And then yesterday afternoon it suddenly switched. Crankiness took over like bald tires on black ice and I spent most of the day trying to crawl my way out of this swamp I somehow landed in. I tried a long walk. I saw a group of senior citizens dancing to Polka music in a picnic shelter and even that only boosted my spirits for split second. The gloom came right back. I tried meditating. I tried watching an episode of Broad City. I bought a succulent and some basil to plant. The crank held on like a tick.

I could feel the ooze of negativity seeping out of me. Who had I become? And why? Was there no boundary to this negativity? Would I ever come back to my joy? As I parked my car to sub a night class at the studio I thought, "Laura, you have got to get your shit together or you are going to ruin the Friday evening of every person who walks through The SweatBox doors."

Unable to explain or shop or walk or think away my mood, I had the momentary burst of thought that maybe this could be hormonal. And suddenly I could breathe. Maybe I hadn't turned into a terrible, cranky old lady. Maybe this was a temporary hormonal state. I texted my friend Kate and told her about my hideous mood. She shot back with the offer to drive by my house and have a ten minute swear off. Since I was already at work, I declined, but the camaraderie of the gesture made me feel better.

Isolation is a terrible feeling. It's insidious in that once you're in an isolated state it's very hard to ask for help to get out of it. Kate and many other women in my life are dealing with hormonal shifts that, for lack of a better term, "fuck your shit up" at unpredictable moments. It's not unlike puberty when I hid in my room for no other reason than, if my mother told me it was time for dinner, I would jump out of my second story window. We all need to feel like we can be understood, like we belong somewhere and fit in.

I did end up getting myself together to teach last night. It was a beautiful group of humans and by the end of the class my heart was swollen with love and gratitude for all of them. I'm lucky that I have peers who are going through these hormonal shifts at the same time that I am. And I'm grateful for my yoga community who reminds me that being cranky is temporary.

Monday, April 30, 2018

Middle Schoolers on a Rampage


This past weekend I chaperoned 49 seventh and eighth graders to San Francisco for a choir competition. It was an epic weekend for the kids, but for the parents too. There were six of us chaperones and one teacher. I got my share of eye rolls and a few nasty talk-backs, but mostly I left the weekend filled with pure joy.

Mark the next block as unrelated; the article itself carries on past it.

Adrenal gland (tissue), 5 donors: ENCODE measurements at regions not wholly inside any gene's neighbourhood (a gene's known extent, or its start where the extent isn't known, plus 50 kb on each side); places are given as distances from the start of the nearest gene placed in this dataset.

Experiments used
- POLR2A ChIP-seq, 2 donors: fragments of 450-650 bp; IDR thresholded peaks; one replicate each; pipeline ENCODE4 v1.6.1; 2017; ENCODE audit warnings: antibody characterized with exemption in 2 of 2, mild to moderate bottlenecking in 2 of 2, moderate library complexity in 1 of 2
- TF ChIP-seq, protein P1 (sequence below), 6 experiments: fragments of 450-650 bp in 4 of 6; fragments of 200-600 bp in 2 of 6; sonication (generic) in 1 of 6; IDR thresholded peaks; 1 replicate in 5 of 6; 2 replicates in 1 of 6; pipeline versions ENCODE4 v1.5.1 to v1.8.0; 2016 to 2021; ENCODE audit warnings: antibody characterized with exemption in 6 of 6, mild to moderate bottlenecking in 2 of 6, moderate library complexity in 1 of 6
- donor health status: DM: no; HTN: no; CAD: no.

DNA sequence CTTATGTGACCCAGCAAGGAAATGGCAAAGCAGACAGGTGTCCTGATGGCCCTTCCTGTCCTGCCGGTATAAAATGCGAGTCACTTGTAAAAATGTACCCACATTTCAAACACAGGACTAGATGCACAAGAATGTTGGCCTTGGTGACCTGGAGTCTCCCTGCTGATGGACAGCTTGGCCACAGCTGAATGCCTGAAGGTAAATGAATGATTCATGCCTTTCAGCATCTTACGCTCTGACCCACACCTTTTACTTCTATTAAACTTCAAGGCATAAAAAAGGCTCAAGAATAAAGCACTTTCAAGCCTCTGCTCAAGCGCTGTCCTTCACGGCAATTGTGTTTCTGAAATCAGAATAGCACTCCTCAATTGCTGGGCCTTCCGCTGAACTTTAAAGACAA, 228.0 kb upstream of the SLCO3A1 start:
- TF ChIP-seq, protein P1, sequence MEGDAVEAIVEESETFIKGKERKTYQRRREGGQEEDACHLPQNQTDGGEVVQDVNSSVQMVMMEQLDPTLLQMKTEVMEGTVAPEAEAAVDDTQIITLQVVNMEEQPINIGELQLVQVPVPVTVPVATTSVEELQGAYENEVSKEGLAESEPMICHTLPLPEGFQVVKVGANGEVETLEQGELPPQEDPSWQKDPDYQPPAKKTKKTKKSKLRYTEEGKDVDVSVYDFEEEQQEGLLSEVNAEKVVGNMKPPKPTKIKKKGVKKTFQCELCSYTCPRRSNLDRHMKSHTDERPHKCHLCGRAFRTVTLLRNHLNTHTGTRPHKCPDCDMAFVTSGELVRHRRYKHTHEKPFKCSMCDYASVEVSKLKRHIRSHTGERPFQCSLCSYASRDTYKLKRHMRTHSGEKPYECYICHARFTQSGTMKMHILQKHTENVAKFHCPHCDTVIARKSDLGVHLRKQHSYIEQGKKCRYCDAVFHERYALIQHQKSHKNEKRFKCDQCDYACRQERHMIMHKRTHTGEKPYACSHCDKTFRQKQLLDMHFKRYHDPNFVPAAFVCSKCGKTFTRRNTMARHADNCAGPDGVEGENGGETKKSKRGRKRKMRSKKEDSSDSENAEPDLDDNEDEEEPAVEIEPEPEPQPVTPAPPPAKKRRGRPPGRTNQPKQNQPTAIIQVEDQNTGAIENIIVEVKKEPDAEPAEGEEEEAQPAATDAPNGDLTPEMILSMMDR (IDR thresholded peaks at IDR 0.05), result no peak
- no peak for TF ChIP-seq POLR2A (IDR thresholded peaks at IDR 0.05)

Remember when you didn't know things? Like that dancing on the pier with wild abandon in the wind was kind of crazy? Like that wearing shorts in 55 degree windy weather was going to be uncomfortable?

Remember when you didn't know if you had to take your shoes off at security? When you weren't sure how or what to order in a restaurant? When budgeting $80 felt like a possibly insurmountable task?

Remember the first time you went on a boat? A plane? Remember the first time you stayed in a hotel? When you stayed in a hotel or anywhere without your parents?

Remember when you made a new friend, an intensely close new friend that felt like a forever bestie in the period of thirty-six hours? When you could stay up way beyond exhaustion just for the challenge of it? Just to spend a few more moments talking to that new bestie?

I didn't have any of those experiences over the weekend, but I soaked up the glow of that energy for three days straight and it made me ecstatically happy. It was magnificent to watch the excitement of these kids as they celebrated their independence on the streets of San Francisco. It was heart-wrenching to see them bite their nails and cross their arms with nerves as they waited to be called up to perform their set. And it brought me close to tears to see the pure joy that coursed through the veins and out through the limbs of forty-nine 12, 13 and 14 year-olds when the heard the announcement that they'd won first place for their performance.

We forget as we move into adulthood, then middle age, then older age, what it felt like to be so excited and surprised by the new-ness of life. It's one of the great joys of being a parent--- the reminder of those days past. Being a witness of that time in life reminds me to make room for what's new and different and exciting, even as I approach 50.

There's no going back to middle school. Those days are gone and I'm happy to be where I am now. But I can't get those forty-nine faces out of my mind. It was a true gift I received-- to see the joy, the excitement, and the thrill of these kids doing so many things for the first time. I'll cherish it and I think it will keep me giddy for a good long while.

When I drove my daughter Lucia to school this morning she said, "Mom, that was the best experience I've had in my entire life." Do you remember when you had the best experience of your entire life? I don't. There are so many experiences wandering around in my tired, old brain; I couldn't begin to find that one magical moment.  But right now I am keenly aware of the importance of finding moments of wonder and discovery in my own life. In the meantime, I'll revel in the slideshow of images from watching my daughter's middle school choir live it up in the city by the bay.